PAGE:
The Birth Control Pill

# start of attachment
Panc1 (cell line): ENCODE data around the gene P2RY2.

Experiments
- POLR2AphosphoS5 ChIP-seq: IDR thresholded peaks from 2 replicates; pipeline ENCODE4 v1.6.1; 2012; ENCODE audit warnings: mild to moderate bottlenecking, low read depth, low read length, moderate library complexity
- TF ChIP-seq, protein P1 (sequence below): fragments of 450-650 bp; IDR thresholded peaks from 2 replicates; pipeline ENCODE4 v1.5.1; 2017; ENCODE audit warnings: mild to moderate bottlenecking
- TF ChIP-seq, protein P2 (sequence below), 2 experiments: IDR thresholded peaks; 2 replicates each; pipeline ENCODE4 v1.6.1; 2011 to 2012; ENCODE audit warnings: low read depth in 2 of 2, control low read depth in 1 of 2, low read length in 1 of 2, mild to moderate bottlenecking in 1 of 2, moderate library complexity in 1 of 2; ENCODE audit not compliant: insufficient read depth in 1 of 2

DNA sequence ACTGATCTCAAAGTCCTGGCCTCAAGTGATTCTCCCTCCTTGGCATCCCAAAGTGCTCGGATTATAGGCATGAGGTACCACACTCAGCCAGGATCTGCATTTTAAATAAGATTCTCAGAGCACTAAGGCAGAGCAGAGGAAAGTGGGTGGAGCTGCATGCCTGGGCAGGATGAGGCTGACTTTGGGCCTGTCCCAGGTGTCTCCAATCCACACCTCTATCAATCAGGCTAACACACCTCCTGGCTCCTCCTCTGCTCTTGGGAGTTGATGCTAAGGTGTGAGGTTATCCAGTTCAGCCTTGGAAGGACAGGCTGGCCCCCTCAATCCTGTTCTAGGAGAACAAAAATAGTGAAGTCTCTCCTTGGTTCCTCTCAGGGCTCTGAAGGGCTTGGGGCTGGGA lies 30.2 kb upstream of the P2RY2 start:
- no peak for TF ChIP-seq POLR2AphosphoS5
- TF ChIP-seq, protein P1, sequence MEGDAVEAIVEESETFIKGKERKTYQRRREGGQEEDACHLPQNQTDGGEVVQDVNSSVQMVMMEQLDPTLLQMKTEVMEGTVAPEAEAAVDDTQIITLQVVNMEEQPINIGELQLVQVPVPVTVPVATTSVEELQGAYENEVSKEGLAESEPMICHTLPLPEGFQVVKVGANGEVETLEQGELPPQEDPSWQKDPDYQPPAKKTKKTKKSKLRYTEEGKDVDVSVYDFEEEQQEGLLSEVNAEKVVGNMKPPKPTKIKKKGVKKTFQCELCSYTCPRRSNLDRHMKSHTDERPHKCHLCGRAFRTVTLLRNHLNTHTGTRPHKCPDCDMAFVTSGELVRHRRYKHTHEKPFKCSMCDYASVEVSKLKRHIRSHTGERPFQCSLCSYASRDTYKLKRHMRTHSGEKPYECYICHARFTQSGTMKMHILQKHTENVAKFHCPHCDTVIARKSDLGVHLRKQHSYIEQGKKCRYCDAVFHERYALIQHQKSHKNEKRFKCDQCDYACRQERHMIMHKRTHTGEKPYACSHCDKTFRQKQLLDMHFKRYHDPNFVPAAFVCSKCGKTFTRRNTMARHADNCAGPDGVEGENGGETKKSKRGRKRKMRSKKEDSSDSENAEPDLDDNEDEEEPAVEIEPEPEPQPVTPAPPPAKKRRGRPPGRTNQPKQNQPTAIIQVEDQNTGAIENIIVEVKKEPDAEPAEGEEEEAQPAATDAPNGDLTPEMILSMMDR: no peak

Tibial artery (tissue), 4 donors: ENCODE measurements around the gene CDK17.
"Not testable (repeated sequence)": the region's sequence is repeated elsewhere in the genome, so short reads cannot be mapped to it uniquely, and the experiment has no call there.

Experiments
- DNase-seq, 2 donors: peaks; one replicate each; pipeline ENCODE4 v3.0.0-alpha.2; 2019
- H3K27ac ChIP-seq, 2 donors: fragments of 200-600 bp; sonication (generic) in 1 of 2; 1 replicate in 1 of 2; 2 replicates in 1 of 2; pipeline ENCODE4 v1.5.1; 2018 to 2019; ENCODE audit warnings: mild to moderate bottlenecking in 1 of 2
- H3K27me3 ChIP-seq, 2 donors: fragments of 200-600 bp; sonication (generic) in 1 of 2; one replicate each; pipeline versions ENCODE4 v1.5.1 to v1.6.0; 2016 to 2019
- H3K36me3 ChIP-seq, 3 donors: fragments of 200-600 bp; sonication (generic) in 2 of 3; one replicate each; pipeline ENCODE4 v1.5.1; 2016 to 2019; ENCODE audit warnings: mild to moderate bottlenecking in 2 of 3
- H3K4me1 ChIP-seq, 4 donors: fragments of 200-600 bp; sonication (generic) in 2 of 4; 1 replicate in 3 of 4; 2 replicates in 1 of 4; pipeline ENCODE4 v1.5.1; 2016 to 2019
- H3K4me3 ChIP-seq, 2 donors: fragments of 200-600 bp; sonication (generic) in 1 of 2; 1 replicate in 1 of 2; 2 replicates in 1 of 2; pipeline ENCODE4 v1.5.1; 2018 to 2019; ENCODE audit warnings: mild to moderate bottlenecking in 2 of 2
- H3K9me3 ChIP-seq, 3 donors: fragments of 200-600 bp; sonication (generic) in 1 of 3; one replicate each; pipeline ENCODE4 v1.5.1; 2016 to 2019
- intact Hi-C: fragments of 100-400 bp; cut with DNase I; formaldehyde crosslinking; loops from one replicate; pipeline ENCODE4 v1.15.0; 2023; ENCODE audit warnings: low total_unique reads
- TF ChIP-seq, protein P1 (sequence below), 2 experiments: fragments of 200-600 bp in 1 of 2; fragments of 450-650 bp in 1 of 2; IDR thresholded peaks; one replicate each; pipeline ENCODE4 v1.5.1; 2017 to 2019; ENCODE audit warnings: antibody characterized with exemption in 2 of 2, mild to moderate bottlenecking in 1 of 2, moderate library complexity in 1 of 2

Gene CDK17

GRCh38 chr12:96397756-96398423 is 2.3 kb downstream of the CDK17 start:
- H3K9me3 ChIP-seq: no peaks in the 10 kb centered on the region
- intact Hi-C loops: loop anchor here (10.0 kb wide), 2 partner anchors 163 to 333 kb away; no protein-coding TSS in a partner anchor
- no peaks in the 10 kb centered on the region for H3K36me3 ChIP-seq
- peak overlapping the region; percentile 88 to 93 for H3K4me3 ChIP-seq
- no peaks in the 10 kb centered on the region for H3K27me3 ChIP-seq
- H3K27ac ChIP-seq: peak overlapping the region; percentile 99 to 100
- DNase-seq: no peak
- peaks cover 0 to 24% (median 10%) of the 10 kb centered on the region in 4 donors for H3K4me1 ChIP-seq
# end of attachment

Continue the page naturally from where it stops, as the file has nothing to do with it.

The birth control pill was approved by the FDA in 1960, though at the time of its approval it had already been in wide use by a number of females throughout the United States as a treatment for a variety of other “menstrual disorders.” This breakthrough in biomedical technology can be traced throughout the 1900’s as shifts in American culture and values allowed its development and facilitated its demand. Margaret Sanger was the primary figure behind the American birth control movement from the start, as she fought in the face of disapproval by US legislatures for the dissemination of birth control information. Later, as the birth control pill began to be developed and tested further, many other chemists and medical doctors became involved in the process, including Drs. Pincus and Rock, and Chemists Russell Marker, Carl Djerassi, and Colton. At the time, the chemists behind the drug, progesterone, had not foreseen the future usage of this synthetic hormone that was developed. When Marker commented on the product, he stated “I was never interested in the use of the hormone, only in making it available. You just get curious, and you want to see how the end comes out. It’s like playing chess. You become interested in the outcome.”[1] Like Marker, people throughout America became captivated by the story of the development of the first form of oral contraceptive. What began as a matter of population control and family planning for low income individuals grew into a massive movement including upper and middle class women demanding oral contraceptives in the context of a sexual revolution in the 1960’s and 1970’s.

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